Nothing More to Lose cover

Nothing More to Lose

Najwan Darwish, translated from the Arabic by Kareem James Abu-Zeid

Nothing More to Lose is the first collection of poems by Palestinian poet Najwan Darwish to appear in English. Hailed across the Arab world and beyond, Darwish’s poetry walks the razor’s edge between despair and resistance, between dark humor and harsh political realities. With incisive imagery and passionate lyricism, Darwish confronts themes of equality and justice while offering a radical, more inclusive, rewriting of what it means to be both Arab and Palestinian living in Jerusalem, his birthplace.

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Love Sonnets and Elegies

Louise Labé, edited and translated from the French by Richard Sieburth, preface by Karin Lessing
Now hailed as the French Renaissance’s answer to Sappho, Labé was little known until Rilke’s celebrated translations of her poems appeared in 1918. “Light-years ahead of her time, Louise Labé jumped the gender divide, charted her own amorous destiny, wrote dazzling poetry, and became ‘one of the most celebrated women of her time.’”—Betsy Proileau

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Pierre Reverdy

As Frank O’Hara once wrote in a poem, ‘My heart is in my pocket, it is Poems by Pierre Reverdy.’ A Catholic who lived much of his life in quasi-monasticism after an intense relationship with Coco Chanel, Reverdy has remained one of the most singular poets of his generation, and was described by André Breton as “The greatest poet of the time.” Here is a life-spanning selection of the French modernist’s work by the most revered translators of the language.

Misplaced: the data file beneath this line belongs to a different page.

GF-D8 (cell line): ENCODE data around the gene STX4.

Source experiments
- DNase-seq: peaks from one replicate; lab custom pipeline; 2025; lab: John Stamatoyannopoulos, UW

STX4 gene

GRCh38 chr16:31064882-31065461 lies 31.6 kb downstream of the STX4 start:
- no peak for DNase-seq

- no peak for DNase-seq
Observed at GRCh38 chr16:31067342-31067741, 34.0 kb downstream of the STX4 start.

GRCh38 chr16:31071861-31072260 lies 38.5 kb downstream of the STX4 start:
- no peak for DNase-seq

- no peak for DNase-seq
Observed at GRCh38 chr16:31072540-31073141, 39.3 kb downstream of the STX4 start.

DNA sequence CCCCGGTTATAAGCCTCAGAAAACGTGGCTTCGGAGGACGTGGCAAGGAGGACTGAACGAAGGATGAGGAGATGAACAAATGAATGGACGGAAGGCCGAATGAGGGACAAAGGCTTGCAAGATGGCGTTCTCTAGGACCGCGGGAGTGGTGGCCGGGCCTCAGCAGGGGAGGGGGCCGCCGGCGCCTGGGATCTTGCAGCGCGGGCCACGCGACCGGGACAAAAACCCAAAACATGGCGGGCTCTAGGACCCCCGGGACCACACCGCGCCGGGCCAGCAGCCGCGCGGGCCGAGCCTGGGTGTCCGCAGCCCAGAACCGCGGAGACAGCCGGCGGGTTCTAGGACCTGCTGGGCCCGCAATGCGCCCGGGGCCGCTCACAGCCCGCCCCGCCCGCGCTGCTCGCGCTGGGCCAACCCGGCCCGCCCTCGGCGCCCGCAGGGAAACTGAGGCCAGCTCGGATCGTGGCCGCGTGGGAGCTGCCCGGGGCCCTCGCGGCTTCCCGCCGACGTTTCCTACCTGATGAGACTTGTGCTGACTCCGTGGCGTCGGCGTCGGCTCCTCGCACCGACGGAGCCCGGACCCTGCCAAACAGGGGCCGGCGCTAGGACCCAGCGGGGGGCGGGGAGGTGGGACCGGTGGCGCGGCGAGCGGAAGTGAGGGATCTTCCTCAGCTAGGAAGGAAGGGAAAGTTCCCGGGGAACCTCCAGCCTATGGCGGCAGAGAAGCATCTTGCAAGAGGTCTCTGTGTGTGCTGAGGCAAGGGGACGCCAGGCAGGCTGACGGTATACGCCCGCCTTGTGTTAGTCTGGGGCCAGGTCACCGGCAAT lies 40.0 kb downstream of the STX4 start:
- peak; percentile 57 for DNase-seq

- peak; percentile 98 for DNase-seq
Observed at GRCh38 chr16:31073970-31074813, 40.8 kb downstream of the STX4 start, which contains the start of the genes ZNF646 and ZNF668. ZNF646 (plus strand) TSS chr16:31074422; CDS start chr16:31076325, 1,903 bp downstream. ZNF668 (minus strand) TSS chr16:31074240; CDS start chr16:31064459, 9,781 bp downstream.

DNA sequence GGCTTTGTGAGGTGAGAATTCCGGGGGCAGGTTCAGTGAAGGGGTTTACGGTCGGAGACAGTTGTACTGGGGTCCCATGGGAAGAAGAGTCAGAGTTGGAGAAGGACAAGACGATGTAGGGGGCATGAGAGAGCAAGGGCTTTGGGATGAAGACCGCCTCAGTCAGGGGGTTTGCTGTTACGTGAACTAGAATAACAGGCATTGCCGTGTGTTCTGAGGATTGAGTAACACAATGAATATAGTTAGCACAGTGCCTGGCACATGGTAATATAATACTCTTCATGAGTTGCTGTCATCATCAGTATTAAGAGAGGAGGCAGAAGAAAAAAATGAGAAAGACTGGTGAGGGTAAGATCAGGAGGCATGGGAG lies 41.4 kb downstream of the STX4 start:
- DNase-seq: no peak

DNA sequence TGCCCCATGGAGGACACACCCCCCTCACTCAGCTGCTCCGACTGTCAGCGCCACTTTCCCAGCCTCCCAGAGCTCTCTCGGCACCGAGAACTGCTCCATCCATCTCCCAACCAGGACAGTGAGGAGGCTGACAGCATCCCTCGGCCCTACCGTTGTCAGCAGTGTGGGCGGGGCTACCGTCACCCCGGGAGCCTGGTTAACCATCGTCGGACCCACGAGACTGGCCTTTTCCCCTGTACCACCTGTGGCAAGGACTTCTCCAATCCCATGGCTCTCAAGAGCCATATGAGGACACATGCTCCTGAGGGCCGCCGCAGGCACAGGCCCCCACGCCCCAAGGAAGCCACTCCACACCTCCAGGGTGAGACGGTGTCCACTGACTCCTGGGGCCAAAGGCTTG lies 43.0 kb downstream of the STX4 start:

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Miguel Hernández

Miguel Hernández, selected and translated by Don Share
A career-spanning collection of one of the greatest Spanish poets of the 20th century. “Miguel Hernández sang in his deep voice and his singing was as though all the trees were singing.” —Octavio Paz

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Cat Town

Sakutarō Hagiwara, translated from the Japanese by Hiroaki Sato
Sakutarō Hagiwara is the ultimate modern Japanese poet. He first perfected the use of the colloquial language as a medium for modern poetic expression. Using that language, he reveals a sensibility that can be tough, neurotic, ironic, touching, and profound, sometimes all in the same poem. Always rhythmic and occasionally obscure, poem after poem can represent a scintillating verbal and spiritual adventure, particularly in the lucid and elegant translations created by Hiroaki Sato.”—J. Thomas Rimer

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